Conspiracy theory

A study finds that a large proportion of African-Americans suspect that HIV was man-made as part of a plot against blacks.

Published January 26, 2005 3:03PM (EST)

Almost half of all African-Americans believe that HIV, the virus that causes AIDS, is man-made, more than a quarter believe it was produced in a government laboratory and one in eight thinks it was created and spread by the CIA, according to a study released by the Rand Corporation and the University of Oregon. The paper's authors say these views are obstructing efforts to prevent the spread of HIV among African-Americans, the racial group most likely to contract the virus.

"The findings are striking, and a wake-up call to the prevention community," Laura Bogart, a behavioral scientist who coauthored the study, told the Washington Post. "The prevention community has not addressed conspiracy beliefs in the context of prevention. I think that a lot of people involved in prevention may not be from the community where they are trying to prevent HIV."

African-Americans make up 13 percent of the U.S. population but account for 50 percent of new HIV infections, according to the Centers for Disease Control and Prevention. African-American women constituted 73 percent of new female HIV cases in 2003.

The study, which was supported by the National Institute of Child Health and Human Development, also revealed that a slight majority believes a cure for AIDS is being withheld from the poor; 44 percent think people who take new medicines for HIV are being used as government guinea pigs, and 15 percent believe AIDS is a form of genocide against black people. The responses barely fluctuated according to age, income, gender or education level.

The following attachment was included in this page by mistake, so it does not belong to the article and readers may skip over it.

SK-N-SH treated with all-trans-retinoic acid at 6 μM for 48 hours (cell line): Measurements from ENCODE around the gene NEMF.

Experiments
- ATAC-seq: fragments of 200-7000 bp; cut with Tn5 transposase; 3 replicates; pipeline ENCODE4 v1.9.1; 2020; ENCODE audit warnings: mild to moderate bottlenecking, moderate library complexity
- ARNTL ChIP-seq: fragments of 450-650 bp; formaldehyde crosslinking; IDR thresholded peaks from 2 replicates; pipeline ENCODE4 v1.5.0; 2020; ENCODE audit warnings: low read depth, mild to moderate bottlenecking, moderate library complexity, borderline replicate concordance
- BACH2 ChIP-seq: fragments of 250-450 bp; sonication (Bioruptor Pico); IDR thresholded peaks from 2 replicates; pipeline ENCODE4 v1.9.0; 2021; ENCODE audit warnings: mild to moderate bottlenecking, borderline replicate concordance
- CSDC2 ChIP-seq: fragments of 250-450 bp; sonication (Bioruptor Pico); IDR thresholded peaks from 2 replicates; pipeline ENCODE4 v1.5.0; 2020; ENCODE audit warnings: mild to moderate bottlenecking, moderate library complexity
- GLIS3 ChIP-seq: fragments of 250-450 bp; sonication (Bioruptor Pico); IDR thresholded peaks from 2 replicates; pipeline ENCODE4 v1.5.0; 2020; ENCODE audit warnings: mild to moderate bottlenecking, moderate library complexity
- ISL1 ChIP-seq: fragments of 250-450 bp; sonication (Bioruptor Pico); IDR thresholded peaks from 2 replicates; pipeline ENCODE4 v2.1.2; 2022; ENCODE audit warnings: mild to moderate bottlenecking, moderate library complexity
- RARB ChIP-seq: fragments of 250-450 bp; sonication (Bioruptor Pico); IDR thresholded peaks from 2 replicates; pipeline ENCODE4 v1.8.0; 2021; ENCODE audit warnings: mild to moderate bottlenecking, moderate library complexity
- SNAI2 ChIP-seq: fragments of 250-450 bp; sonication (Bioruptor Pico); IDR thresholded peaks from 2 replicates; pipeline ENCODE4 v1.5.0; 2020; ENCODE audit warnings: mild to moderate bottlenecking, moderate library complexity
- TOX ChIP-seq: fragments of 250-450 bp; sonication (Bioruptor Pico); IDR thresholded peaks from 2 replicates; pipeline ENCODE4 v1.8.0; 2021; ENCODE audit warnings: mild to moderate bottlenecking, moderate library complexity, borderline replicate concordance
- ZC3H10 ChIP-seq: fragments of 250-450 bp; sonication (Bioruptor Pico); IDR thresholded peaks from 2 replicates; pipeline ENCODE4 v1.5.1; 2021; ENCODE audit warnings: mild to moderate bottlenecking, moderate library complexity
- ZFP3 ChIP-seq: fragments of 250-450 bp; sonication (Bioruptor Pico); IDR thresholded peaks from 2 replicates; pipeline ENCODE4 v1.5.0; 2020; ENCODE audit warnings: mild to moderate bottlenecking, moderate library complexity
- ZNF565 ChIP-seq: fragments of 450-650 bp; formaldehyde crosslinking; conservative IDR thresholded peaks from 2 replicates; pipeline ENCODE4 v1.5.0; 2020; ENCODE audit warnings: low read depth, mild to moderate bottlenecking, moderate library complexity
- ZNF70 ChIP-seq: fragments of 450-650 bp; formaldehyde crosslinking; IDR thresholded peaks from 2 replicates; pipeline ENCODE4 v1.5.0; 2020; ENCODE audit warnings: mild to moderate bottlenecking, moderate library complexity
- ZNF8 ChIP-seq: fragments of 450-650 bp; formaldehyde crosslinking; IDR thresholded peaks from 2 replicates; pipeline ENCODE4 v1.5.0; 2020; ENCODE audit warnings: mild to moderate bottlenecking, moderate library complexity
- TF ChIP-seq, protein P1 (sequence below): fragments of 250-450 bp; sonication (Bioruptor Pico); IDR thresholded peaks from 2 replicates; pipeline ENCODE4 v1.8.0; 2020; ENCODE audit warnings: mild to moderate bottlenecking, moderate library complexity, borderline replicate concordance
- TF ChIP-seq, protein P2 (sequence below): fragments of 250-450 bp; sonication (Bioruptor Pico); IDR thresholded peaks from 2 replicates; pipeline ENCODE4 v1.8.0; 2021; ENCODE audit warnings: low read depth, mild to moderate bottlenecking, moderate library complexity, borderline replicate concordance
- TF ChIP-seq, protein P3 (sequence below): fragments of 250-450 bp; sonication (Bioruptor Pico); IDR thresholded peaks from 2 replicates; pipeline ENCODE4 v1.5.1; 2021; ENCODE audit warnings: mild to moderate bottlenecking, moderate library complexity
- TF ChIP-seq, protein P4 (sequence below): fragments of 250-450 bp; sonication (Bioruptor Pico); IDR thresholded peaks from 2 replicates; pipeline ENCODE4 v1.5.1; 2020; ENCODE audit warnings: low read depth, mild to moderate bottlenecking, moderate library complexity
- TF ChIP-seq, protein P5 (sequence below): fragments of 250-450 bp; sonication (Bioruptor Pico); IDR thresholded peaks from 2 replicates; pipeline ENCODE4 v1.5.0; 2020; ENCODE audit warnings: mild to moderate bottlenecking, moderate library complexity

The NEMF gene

Na'im Akbar, a professor of psychology at Florida State University who specializes in African-American behavior, stressed that these views are grounded in experience. Between 1932 and 1972 the federal government conducted experiments on 400 African-Americans in Tuskegee, Ala. They were told they were being treated for syphilis but were allowed to sicken and die, and in some cases were actively denied treatment, until the experiment was exposed in 1972. "This is not a bunch of crazy people running around saying they're out to get us," he said.

However, others, including Phil Wilson, executive director of the Black AIDS Institute, insist that African-Americans must come to terms with this past if they are to overcome belief in conspiracy theories and the obstacles they present to effective prevention. "The syphilis study was real, but it happened 40 years ago, and holding on to it is killing us," he said.

By Gary Younge

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